FILE PHOTO: Passengers use their mobile phones at the departure lounge of the Entebbe international airport in Entebbe, Uganda January 26, 2019. Picture: REUTERS / THOMAS MUKOYA
FILE PHOTO: Passengers use their mobile phones at the departure lounge of the Entebbe international airport in Entebbe, Uganda January 26, 2019. Picture: REUTERS / THOMAS MUKOYA

Kampala — Uganda’s plan to nationalise its internet data exchange service will result in poorer-quality services and discourage investment in one of East Africa’s most thriving information and communications technology (ICT) sectors, industry players say.

Internet exchanges are platforms on which internet service providers and network operators exchange data traffic.

Uganda’s ICT sector is booming thanks to a fast-growing online community and few restrictions on foreign investment, and its potential has wooed global giants like Facebook and Google.

According to a plan published in June by the sector regulator, the Uganda Communications Commission (UCC), the government intends to establish a national internet exchange point that will effectively replace existing private players offering the same service.

UCC says the plan is still a proposal and it intends to consult industry stakeholders before implementing it.

Kyle Spencer, executive director of Uganda Internet Exchange Point (UIXP), one of the private players that stands to lose business, said turning the exchange into a monopoly would lower service quality, keep data prices high and make investment in the sector less attractive.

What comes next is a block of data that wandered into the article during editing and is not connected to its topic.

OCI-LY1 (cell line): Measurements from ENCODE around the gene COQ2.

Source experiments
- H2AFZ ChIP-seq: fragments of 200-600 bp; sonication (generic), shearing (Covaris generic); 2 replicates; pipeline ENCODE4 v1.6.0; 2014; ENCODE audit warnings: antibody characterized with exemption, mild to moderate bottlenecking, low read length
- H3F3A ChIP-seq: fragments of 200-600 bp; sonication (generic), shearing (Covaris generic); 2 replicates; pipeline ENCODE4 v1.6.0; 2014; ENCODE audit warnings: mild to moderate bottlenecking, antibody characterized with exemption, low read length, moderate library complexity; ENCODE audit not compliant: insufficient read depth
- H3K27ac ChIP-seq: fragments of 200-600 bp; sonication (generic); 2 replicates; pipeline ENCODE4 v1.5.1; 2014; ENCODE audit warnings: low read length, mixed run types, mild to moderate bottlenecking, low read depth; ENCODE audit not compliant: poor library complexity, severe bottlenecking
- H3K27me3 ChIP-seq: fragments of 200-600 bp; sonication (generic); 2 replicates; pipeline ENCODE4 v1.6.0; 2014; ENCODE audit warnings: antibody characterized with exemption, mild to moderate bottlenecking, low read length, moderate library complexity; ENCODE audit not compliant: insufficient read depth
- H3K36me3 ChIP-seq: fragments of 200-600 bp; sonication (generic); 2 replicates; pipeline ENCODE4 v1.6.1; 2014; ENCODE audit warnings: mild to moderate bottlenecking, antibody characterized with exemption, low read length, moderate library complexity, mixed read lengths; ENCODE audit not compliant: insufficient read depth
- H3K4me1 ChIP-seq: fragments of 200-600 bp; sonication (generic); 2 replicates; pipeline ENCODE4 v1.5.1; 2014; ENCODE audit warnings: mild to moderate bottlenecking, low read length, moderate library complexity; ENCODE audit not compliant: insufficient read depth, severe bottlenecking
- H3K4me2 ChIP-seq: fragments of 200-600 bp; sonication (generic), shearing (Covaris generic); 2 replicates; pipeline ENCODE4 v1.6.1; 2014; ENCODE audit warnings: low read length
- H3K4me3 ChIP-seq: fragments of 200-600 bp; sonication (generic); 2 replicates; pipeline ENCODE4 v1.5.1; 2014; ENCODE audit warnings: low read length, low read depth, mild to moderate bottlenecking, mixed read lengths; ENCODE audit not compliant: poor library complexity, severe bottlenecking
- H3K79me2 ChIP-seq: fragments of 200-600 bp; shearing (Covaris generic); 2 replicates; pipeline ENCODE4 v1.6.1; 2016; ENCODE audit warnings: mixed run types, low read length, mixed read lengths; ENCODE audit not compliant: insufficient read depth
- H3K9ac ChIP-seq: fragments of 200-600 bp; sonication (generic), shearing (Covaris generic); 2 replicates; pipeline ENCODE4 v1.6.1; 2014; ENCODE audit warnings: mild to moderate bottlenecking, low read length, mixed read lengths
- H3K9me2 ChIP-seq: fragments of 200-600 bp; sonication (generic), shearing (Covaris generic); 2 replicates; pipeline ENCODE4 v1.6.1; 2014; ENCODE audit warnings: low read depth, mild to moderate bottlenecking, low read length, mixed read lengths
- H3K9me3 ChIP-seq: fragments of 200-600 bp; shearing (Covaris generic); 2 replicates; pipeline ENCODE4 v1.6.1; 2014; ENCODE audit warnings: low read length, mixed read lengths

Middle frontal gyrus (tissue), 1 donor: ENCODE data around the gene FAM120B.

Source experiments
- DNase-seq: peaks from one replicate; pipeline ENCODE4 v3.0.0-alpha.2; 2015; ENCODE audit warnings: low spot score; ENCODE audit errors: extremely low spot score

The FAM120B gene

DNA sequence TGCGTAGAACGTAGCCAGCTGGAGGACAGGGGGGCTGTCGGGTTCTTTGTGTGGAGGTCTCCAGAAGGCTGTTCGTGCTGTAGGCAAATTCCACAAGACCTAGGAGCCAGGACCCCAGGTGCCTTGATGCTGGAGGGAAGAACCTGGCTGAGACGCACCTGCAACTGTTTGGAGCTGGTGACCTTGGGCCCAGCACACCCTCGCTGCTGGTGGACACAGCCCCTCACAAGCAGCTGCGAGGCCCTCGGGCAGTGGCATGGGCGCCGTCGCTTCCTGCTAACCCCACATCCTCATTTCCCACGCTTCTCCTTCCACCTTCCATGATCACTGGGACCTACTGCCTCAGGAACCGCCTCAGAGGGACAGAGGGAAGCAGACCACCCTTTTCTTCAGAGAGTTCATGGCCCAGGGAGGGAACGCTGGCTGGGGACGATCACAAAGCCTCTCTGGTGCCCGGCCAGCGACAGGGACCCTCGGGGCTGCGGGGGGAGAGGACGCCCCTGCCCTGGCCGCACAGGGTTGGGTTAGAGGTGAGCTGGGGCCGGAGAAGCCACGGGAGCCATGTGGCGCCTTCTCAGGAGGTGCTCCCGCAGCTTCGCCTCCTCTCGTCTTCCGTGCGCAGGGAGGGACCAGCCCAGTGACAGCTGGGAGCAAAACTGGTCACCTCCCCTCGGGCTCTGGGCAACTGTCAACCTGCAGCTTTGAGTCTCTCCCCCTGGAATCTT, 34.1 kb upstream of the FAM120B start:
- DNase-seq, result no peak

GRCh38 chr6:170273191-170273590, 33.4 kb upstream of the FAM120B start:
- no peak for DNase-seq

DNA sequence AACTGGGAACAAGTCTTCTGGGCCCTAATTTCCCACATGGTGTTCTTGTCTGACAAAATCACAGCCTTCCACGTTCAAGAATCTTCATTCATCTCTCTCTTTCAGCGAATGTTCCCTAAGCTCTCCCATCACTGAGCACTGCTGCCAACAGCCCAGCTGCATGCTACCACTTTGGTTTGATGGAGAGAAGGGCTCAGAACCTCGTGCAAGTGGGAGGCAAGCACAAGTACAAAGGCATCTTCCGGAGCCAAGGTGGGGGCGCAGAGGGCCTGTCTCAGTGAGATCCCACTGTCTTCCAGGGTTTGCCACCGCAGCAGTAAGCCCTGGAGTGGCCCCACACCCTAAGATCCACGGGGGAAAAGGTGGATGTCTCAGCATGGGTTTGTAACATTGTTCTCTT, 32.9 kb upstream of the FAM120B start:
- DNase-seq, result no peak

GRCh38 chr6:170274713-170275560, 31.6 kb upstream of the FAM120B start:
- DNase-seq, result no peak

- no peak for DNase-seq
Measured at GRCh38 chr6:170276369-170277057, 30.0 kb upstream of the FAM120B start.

“It will substantially increase the perceived risk of doing business in Uganda, and the creation of a monopoly would eliminate opportunities for private investment,” Spencer said in an interview.

“International experience demonstrates that monopolies in our industry always lead to high prices and poor service quality, as they have no natural incentive to innovate.”

The move to nationalise the internet exchange service follows the introduction in 2018 of a tax on access to key social media platforms, which critics said would increase already high data costs and hurt Uganda’s digital economy.

Government officials say the social media tax raises much-needed revenue to finance public infrastructure, but critics of the tax say it is aimed at curbing social media use and online criticism of the government.

Internet service providers in Uganda only allow users who have paid the social media tax access to more than a dozen social media platforms like Facebook, Twitter, WhatsApp, Google Hangouts, YouTube and Skype.

In 2018, the government also introduced a new national broadband policy that some critics say will force new investors in telecommunications services to rent capacity from an existing government-owned fibre optic cable.

Spencer said the government’s move to control the internet exchange business mirrored a broader plan to exert tighter control of the wider internet ecosystem — a charge the government denies.

Albert Mucunguzi, chair of the ICT Association of Uganda (ICTAU), which represents industry players, told Reuters the government’s plan to create an internet exchange monopoly would mean “artificially high prices and poor service quality. That will have a direct consequence for consumers.”

About 40% of Uganda’s 40-million people use the internet, according to data from UCC.

A unit of SA’s MTN Group and a subsidiary of India’s Bharti Airtel are the dominant telecommunications service providers in Uganda.

Reuters